Original Research-Special Collection: Reducing inequalities in and through literacy in the early years of schooling

‘They are visually impaired, not blind … teach them!’: Grade R in-service teachers’ knowledge of teaching pre-reading skills to visually impaired learners

Matiekase A. Kao, Patience J. Mzimela
South African Journal of Childhood Education | Vol 9, No 1 | a651 | DOI: https://doi.org/10.4102/sajce.v9i1.651 | © 2019 Matiekase A. Kao, Patience J. Mzimela | This work is licensed under CC Attribution 4.0
Submitted: 01 April 2018 | Published: 03 September 2019

About the author(s)

Matiekase A. Kao, Lesotho Ministry of Education and Training, Bartima Primary School, Maseru, Lesotho
Patience J. Mzimela, Early Childhood Education, University of KwaZulu-Natal, Durban, South Africa


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Abstract

Background: Teaching reading skills is the cornerstone of all learning; therefore, teachers’ adherence to this mandate is important. However, it becomes complicated and challenging if the teacher has to teach pre-reading skills to Grade R learners with visual impairments. In light of this challenge, researchers have endeavoured to determine the Technological Pedagogical and Content Knowledge (TPACK) that teachers should possess for the effective teaching of reading in classrooms with visually impaired learners.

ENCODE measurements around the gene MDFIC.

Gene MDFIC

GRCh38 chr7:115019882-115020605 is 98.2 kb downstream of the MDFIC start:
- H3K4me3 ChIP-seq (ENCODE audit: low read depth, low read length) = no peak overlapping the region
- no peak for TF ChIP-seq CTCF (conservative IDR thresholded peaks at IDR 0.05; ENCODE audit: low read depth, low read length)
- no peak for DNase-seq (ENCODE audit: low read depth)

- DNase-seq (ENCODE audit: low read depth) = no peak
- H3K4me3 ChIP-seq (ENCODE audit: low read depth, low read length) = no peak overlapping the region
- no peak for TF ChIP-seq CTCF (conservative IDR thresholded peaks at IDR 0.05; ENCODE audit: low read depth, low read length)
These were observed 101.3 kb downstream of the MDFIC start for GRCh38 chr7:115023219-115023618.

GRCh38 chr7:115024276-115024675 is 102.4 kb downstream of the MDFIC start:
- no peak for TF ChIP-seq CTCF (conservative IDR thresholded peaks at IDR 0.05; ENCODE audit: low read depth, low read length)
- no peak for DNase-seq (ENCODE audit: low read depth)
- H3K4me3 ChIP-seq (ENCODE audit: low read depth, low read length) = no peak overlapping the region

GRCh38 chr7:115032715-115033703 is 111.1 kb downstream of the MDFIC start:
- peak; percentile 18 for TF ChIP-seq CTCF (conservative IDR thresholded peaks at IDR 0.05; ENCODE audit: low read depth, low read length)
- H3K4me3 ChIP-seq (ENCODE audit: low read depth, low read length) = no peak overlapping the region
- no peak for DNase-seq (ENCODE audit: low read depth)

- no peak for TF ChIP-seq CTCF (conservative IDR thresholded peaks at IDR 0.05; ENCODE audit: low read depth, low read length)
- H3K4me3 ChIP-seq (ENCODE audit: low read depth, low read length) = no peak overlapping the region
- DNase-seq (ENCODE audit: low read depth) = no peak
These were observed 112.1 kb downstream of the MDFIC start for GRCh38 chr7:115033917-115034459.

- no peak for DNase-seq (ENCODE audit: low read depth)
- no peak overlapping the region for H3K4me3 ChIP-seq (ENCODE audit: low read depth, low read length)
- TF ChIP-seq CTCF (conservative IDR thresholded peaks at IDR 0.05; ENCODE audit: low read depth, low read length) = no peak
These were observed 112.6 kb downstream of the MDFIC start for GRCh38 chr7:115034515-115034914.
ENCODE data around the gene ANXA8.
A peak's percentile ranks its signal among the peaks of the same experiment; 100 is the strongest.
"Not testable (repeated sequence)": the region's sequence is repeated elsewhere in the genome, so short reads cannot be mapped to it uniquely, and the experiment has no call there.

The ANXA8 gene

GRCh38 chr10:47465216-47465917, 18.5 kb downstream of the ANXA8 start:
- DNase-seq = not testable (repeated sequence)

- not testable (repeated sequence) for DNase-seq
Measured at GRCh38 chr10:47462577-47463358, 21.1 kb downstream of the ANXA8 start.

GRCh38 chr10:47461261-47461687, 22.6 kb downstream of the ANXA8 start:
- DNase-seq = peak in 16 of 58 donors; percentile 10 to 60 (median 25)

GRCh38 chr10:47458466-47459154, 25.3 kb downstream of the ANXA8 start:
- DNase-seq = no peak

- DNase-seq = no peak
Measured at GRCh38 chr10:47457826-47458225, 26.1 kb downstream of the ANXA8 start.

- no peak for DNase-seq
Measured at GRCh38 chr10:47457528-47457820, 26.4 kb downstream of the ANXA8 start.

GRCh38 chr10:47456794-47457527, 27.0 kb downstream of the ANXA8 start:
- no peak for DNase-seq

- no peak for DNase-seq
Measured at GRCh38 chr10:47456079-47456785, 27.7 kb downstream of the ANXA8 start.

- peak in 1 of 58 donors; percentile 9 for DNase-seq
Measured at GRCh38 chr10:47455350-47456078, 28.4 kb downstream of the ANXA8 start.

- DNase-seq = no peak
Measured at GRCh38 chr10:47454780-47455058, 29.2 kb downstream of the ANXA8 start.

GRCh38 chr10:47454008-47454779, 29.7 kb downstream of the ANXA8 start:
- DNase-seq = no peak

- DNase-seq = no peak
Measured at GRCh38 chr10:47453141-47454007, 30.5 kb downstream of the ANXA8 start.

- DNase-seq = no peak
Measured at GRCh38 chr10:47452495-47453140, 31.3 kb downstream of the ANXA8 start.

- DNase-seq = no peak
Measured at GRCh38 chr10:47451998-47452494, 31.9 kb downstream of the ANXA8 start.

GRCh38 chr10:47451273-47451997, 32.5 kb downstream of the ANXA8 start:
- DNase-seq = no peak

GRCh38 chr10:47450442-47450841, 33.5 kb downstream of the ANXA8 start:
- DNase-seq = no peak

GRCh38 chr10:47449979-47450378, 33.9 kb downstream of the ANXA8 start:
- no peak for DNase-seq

Aim: This article explores a small sample of in-service teachers’ knowledge of using Braille to teach pre-reading skills to Grade R learners with visual impairments.

Setting: The study was conducted in a School for the Blind in Maseru, Lesotho, where three Grade R in-service teachers teaching learners with visual impairments were purposively sampled.

Methods: This study is underpinned by Koehler and Mishra’s theory of TPACK. An interpretivist, qualitative small-scale case study approach was employed, using semi-structured interviews and classroom observations. Document analysis was also used to corroborate findings.

Results: Findings reveal that although some of the participants possess a high level of technological knowledge, they tend to teach Braille as a ‘stand-alone’ skill and fail to integrate it with the teaching of other pre-reading skills to Grade R learners.

Conclusion: In-service teachers showed limited knowledge of some of the essential skills for teaching pre-reading skills to Grade R learners who are visually impaired. The study calls for supportive in-service teacher education programmes that equip Grade R teachers of learners with visual impairments with the necessary skills to teach pre-reading skills.


Keywords

Braille; Grade R Learners; Pedagogical Knowledge; Pre-Reading Skills; Technological Knowledge; Visual Impairment

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